Magazines' PIB Ad Pages, Revenue Rise In First Half 2011
Monday, July 18, 2011
Press release from the issuing company
New York, NY – Total magazine rate-card-reported advertising revenue for the first six months of 2011 closed at $9,639,726,960, posting a +4.0% increase versus the same period in 2010, according to Publishers Information Bureau (PIB). Ad pages during the first half totaled 79,426.11, a +1.3% gain compared to January through June, 2010.
During the second quarter of 2011, magazine PIB revenue closed at $5,345,919,282, generating a +2.4% increase against the same period last year. PIB recorded 43,671.20 ad pages in the second quarter, a gain of +0.3% compared to April through June, of 2010. This marks the fifth consecutive quarter that magazines have posted increases in both PIB ad revenues and pages, beginning with the second quarter of 2010.
First Half 2011 vs. 2010
PIB ad revenue and pages grew in seven of 12 major advertising categories January through June, 2011: Apparel & Accessories; Automotive; Drugs & Remedies; Financial, Insurance & Real Estate; Retail; Technology; and Toiletries & Cosmetics. (Twelve categories are the most significant contributors to PIB revenue, comprising more than 85% of total advertising spending.)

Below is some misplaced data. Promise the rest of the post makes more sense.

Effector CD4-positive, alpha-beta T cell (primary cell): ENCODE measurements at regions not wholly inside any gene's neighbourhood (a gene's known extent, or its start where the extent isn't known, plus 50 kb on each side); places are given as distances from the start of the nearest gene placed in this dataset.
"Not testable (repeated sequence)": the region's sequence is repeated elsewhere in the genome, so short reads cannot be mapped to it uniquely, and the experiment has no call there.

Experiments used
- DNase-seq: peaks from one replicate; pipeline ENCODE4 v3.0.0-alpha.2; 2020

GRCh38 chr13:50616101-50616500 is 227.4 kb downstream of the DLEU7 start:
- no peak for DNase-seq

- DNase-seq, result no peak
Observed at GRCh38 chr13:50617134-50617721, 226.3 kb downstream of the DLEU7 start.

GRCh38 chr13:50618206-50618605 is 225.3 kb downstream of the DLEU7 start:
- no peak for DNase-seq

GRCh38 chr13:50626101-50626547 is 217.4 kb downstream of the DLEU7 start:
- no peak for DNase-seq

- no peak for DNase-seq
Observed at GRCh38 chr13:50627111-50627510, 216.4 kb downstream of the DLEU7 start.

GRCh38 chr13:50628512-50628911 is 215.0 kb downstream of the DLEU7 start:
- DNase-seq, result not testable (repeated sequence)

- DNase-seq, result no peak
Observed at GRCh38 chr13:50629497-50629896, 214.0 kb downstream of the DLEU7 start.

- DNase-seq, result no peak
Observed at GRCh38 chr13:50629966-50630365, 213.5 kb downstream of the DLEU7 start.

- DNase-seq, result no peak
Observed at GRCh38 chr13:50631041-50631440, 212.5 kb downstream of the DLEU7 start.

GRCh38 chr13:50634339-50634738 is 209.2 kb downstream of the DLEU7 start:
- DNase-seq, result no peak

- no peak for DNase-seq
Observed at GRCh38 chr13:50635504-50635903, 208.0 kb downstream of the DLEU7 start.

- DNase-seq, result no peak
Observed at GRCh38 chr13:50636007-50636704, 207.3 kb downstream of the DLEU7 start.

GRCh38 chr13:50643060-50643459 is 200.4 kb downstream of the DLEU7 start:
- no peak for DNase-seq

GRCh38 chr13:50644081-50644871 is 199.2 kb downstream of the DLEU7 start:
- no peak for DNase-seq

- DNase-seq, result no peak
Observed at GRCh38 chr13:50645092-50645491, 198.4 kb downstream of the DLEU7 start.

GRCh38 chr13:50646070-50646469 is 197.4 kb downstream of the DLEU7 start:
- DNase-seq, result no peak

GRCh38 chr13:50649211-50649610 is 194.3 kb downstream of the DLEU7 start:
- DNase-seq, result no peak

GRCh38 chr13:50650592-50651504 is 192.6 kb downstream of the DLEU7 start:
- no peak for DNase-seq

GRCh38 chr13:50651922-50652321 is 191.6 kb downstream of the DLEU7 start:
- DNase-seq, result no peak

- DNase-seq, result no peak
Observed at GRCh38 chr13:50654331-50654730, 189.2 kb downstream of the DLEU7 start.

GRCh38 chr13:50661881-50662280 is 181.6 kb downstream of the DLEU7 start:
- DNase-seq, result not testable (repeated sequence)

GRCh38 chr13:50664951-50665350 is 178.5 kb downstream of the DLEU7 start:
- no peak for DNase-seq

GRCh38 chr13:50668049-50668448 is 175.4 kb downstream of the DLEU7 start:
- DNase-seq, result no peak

Three sectors exhibited double-digit page gains, driven by advertising for the following products categories:
- Toiletries & Cosmetics: cosmetics and beauty aids; hair and skin care products
- Automotive: domestic and foreign brands, driven by a mix of fuel-efficient/hybrid models, sports cars and motorcycles; also auto accessories and equipment
- Financial, Insurance & Real Estate: banks; investor consultancies and software; insurance firms
Second Quarter 2011 vs. 2010
Five of 12 major categories contributed to PIB growth in the second quarter of 2011: Apparel & Accessories; Drugs & Remedies; Financial, Insurance & Real Estate; Retail; and Toiletries & Cosmetics. Toiletries & Cosmetics, the category that boasted the highest gains and largest share of ad revenue in Q2, benefited from an influx of ads for perfumes, hair care products and cosmetics, as well as toiletries aimed at male consumers in particular.
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